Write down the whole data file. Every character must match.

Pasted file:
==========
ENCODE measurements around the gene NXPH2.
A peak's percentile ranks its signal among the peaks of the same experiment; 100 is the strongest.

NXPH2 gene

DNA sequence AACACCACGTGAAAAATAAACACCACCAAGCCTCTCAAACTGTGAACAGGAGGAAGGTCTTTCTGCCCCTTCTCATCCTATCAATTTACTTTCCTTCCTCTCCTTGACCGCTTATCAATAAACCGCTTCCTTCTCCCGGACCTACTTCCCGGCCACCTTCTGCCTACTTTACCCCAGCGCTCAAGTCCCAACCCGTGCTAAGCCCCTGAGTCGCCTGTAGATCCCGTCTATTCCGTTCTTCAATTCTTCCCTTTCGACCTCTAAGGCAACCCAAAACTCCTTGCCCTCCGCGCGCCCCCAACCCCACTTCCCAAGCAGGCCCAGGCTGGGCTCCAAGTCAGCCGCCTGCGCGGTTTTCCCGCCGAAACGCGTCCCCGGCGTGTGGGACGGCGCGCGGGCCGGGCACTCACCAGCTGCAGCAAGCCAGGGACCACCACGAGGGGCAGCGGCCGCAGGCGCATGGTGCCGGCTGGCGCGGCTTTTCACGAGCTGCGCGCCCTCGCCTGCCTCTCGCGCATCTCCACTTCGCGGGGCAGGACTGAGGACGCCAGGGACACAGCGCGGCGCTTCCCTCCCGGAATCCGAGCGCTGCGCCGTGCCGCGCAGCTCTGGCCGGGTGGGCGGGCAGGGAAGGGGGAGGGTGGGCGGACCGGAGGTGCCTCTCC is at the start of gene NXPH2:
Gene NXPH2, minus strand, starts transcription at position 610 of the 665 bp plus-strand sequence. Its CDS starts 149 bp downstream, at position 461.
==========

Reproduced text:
ENCODE measurements around the gene NXPH2.
A peak's percentile ranks its signal among the peaks of the same experiment; 100 is the strongest.

NXPH2 gene

DNA sequence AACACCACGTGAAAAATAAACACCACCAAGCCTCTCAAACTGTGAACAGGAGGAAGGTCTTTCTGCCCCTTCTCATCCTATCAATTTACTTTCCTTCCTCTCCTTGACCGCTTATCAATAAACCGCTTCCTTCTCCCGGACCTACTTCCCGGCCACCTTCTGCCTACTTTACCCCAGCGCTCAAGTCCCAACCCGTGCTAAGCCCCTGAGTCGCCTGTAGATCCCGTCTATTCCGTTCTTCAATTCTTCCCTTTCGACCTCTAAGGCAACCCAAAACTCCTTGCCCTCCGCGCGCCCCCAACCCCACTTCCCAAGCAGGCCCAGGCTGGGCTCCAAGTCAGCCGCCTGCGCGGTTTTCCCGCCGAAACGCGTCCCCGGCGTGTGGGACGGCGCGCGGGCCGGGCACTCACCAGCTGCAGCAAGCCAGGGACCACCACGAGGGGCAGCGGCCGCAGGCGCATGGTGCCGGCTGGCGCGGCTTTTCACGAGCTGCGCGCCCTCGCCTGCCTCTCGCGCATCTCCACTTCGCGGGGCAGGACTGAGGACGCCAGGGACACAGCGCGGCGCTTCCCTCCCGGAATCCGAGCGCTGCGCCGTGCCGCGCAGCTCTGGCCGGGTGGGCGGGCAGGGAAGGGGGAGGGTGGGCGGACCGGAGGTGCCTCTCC is at the start of gene NXPH2:
Gene NXPH2, minus strand, starts transcription at position 610 of the 665 bp plus-strand sequence. Its CDS starts 149 bp downstream, at position 461.